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KenPhotoGeek

Members
  • Content Count

    10
  • Joined

About KenPhotoGeek

  • Rank
    Cool Cruiser

About Me

  • Location
    Portsmouth, NH
  • Interests
    Photography, Travel Writing
  • Favorite Cruise Line(s)
    Seabourn

Recent Profile Visitors

41 profile views
  1. The wine lists change frequently. We have found that the best thing to do is to grab one of the sommeliers and ask to have a list sent to your suite. You sometimes need to ask a couple of times, but the list usually does show up.
  2. They make an absolutely delicious Gin & Tonic with ship-made tonic. Their rye Manhattans are quite good as well.
  3. We were on Sojourn in April/May and she already has the permanent heat lamps installed, so, hopefully they are coming soon to Quest...
  4. Hi, Thanks for getting back to me. Yes, I knew that they now call it "Earth and Ocean", we have been on several cruises with this format. We still prefer The Patio to the other venues, even though we do miss the older, less formal, dining experience. I have always felt that the service on The Patio is better and more personal, plus it is easy to jump up and take a photo if the opportunity presents itself. What you describe with parkas and heat lamps sounds a lot like when we ate out there as we crossed the North Atlantic.
  5. Previously, when we have traveled on Seabourn Quest, our favorite dining venue has been The Patio. We have eaten there while cruising the North Atlantic, and (on another Seabourn Ship) in Scandinavia, so we have been out there in cooler weather. Is dining on The Patio available during all or parts of the trip from Buenos Aires to South Georgia Island to Antarctica and on to Santiago? BTW, are there any other Star Trek TNG fans who refer to the Observation Bar as "Ten Forward", because, after all, it is on Deck 10, and it is all the way forward...?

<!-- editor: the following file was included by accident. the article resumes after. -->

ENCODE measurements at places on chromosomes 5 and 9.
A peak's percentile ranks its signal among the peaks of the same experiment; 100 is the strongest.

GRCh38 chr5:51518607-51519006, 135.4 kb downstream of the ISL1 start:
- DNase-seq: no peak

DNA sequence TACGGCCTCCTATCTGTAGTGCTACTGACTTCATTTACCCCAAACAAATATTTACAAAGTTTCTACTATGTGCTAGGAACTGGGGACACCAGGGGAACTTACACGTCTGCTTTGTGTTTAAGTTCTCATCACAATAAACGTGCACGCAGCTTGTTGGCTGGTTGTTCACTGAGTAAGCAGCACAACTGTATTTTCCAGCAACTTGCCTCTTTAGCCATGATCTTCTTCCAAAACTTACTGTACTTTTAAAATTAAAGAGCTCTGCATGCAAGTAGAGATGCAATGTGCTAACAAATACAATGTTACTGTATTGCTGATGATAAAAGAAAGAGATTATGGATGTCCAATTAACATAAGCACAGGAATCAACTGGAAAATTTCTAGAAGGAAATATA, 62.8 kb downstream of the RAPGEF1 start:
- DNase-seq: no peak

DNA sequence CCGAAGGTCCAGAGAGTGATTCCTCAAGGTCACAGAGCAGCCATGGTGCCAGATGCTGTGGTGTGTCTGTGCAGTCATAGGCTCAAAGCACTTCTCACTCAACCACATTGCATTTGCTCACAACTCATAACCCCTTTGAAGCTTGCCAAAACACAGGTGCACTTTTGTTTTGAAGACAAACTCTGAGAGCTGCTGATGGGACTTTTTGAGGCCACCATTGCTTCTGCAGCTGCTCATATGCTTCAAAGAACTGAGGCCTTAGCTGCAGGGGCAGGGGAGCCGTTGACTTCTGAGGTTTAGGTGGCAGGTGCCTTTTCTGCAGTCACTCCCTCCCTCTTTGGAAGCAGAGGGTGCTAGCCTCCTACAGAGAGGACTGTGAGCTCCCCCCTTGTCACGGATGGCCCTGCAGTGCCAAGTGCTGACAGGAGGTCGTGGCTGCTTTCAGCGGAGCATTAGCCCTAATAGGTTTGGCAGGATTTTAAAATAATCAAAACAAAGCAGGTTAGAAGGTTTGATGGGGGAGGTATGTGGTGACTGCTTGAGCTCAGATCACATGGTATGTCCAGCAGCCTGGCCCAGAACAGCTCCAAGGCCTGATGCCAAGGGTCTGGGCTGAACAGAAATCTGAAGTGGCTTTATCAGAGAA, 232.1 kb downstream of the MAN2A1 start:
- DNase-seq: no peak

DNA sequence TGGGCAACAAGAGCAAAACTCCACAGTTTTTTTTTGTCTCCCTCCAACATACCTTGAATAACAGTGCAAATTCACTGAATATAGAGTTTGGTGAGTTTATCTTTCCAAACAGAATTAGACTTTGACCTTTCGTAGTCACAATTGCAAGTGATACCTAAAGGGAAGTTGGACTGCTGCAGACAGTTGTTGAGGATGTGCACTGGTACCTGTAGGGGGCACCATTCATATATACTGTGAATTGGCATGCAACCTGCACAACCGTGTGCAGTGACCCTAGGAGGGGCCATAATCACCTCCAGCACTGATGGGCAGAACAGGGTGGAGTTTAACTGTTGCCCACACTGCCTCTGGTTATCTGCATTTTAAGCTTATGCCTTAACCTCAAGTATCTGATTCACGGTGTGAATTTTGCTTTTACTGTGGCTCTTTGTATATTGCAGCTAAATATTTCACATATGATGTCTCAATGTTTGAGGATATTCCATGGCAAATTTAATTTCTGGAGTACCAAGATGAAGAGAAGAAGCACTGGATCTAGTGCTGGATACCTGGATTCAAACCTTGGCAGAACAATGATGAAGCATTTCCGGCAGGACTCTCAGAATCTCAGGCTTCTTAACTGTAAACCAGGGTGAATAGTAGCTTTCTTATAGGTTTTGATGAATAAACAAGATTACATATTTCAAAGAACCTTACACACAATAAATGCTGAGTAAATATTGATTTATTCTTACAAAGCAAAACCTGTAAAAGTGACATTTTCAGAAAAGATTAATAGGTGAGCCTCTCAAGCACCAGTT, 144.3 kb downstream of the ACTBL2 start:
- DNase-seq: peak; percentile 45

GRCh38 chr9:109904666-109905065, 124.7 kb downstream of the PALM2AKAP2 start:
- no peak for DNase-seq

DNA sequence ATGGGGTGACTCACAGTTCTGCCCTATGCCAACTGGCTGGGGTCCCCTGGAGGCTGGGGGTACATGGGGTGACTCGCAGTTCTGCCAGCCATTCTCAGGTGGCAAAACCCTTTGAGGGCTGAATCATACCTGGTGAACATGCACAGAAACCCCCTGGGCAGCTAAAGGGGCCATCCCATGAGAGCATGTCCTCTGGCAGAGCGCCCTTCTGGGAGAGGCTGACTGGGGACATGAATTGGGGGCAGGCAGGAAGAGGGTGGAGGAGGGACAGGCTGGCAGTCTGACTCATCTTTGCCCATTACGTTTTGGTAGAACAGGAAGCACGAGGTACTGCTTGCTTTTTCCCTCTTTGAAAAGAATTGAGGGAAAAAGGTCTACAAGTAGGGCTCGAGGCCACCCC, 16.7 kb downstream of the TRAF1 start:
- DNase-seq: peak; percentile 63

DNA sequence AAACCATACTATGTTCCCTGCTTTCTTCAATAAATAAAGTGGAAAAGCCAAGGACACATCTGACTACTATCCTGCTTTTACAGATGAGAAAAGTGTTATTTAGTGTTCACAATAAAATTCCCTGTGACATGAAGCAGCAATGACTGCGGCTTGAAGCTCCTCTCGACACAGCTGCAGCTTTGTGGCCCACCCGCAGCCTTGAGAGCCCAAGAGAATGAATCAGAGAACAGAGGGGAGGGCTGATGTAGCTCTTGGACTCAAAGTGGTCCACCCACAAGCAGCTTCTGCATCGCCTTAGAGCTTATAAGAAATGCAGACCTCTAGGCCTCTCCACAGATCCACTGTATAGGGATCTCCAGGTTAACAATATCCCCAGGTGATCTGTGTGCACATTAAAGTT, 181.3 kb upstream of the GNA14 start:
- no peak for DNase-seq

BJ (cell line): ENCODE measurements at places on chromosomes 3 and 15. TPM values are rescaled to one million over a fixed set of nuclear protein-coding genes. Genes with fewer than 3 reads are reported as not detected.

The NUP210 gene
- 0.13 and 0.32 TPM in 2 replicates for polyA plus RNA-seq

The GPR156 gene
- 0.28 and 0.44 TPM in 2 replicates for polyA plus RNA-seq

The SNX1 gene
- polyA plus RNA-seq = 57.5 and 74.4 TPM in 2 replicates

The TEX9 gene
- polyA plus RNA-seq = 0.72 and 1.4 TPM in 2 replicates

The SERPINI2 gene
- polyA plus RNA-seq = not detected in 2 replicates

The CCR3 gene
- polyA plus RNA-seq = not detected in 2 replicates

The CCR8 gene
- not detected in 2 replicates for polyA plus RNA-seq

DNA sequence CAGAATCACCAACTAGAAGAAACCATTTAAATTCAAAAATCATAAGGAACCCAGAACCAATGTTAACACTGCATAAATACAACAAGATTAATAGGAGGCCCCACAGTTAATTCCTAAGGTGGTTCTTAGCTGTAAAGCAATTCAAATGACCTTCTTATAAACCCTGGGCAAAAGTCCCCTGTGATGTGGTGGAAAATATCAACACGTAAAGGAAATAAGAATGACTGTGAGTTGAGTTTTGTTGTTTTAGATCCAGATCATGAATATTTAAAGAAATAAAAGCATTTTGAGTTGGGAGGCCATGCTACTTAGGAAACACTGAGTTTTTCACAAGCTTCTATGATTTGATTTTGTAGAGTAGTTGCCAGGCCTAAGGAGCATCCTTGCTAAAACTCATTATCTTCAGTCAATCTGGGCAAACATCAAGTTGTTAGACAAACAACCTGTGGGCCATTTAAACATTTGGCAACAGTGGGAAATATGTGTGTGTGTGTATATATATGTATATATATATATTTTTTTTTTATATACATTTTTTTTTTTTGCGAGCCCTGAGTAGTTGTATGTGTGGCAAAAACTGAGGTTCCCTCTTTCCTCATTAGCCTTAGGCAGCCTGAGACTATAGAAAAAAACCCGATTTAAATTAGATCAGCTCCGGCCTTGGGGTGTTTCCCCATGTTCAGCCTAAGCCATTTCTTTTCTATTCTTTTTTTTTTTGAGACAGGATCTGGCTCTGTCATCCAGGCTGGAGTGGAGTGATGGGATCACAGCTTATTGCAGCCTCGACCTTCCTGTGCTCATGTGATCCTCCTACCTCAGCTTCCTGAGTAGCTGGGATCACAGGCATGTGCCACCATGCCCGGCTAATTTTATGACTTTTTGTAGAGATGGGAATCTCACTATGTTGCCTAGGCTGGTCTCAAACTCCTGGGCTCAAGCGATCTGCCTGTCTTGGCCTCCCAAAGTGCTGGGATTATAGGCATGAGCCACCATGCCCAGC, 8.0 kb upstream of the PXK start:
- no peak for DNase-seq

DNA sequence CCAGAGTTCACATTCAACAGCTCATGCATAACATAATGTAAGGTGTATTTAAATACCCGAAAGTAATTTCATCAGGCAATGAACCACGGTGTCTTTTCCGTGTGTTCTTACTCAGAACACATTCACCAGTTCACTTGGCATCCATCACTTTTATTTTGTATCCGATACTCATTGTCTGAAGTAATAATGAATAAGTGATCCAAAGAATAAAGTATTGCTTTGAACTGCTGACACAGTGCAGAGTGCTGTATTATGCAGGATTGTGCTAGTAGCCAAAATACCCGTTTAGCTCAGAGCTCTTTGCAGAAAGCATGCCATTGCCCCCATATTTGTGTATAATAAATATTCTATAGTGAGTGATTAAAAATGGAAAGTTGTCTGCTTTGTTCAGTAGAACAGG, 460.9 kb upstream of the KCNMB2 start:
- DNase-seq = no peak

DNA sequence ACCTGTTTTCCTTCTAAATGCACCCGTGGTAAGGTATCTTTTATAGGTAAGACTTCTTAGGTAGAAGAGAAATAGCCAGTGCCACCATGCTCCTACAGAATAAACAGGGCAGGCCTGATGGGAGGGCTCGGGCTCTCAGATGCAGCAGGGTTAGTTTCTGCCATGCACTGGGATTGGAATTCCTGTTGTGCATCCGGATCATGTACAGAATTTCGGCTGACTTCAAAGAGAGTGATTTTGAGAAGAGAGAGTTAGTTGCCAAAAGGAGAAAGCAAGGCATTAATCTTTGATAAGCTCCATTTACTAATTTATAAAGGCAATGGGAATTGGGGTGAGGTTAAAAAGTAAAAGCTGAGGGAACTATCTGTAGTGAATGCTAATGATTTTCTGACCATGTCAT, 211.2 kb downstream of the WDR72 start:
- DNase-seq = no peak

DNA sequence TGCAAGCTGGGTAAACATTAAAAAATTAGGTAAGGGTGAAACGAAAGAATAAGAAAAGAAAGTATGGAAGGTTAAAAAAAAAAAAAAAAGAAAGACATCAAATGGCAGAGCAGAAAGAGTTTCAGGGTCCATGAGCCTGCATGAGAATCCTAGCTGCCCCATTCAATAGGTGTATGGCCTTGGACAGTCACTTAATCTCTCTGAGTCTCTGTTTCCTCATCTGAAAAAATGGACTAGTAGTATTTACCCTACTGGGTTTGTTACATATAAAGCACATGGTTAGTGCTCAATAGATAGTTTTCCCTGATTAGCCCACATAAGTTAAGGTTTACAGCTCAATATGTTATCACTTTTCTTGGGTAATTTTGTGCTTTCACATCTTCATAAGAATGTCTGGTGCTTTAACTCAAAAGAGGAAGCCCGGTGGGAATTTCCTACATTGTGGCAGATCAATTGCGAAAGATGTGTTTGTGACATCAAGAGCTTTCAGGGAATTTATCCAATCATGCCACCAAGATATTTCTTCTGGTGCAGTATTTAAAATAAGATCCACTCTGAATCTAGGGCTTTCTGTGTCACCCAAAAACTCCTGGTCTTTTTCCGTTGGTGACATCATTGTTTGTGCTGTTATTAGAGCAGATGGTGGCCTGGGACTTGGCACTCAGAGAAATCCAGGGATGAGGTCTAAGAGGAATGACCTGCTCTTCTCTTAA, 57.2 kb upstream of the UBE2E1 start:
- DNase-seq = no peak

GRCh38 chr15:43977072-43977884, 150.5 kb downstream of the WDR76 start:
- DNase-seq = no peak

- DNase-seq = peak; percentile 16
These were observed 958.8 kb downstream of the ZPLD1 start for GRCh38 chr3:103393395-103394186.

6. Hi Fletcher, my wife had sent me a link to your blog. I had started to read it, and it is actually what started me thinking about my question. From what you wrote, it seems that the opportunities to get off the ship will be much less than they were on my expedition trip from last year. I will go back and finish reading your blog. Thanks!
  7. Oh yes, and I don't know if you are a photographer or not, but do make sure you bring a camera. If all you have to take pictures is a phone or tablet, you will be unhappy when you get home.
  8. Hi, yes it is there, but can be a bit difficult to navigate to. Here is a link, including sizing for parkas, renting of boots, a suggested packing list, etc. https://www.seabourn.com/en_US/luxury-cruise-destinations/antarctica-experience.html
  9. Hi, I will be travelling on Seabourn Quest, leaving Buenos Aires on 19 December 2019, and travelling to South Georgia Island and the Antarctica Peninsula, and ending up in Santiago, Chile. Last year, I traveled to the Antarctica Peninsula on a small expedition ship with 75 photographers + a dozen guides and pro photographers. While in Antarctica, we typically got off the ship twice a day; either two landings, or a zodiac tour and a landing. I'm guessing that with a larger ship, such as the Quest, there will be fewer opportunities to get off the ship. I shoot with Olympus Micro-Four-Third. Last year I brought all of my lenses, including a 300mm f/4.0 prime. Even though I used it, I really didn't need the 300mm, lens; in most cases it was overkill. If I can leave it home, I would like that, as it is relatively large and heavy. Also, I will have a 40-150mm lens with a 2X extender, making it a 300mm f/5.6 lens. I was wondering if I should anticipate doing more long distance photography of the shore from the ship than I did last year. If so, I would probably want to bring the 300mm prime. If you are a photographer, and have done this cruise in the past, please share your thoughts and experience with me. Thank you! Ken G
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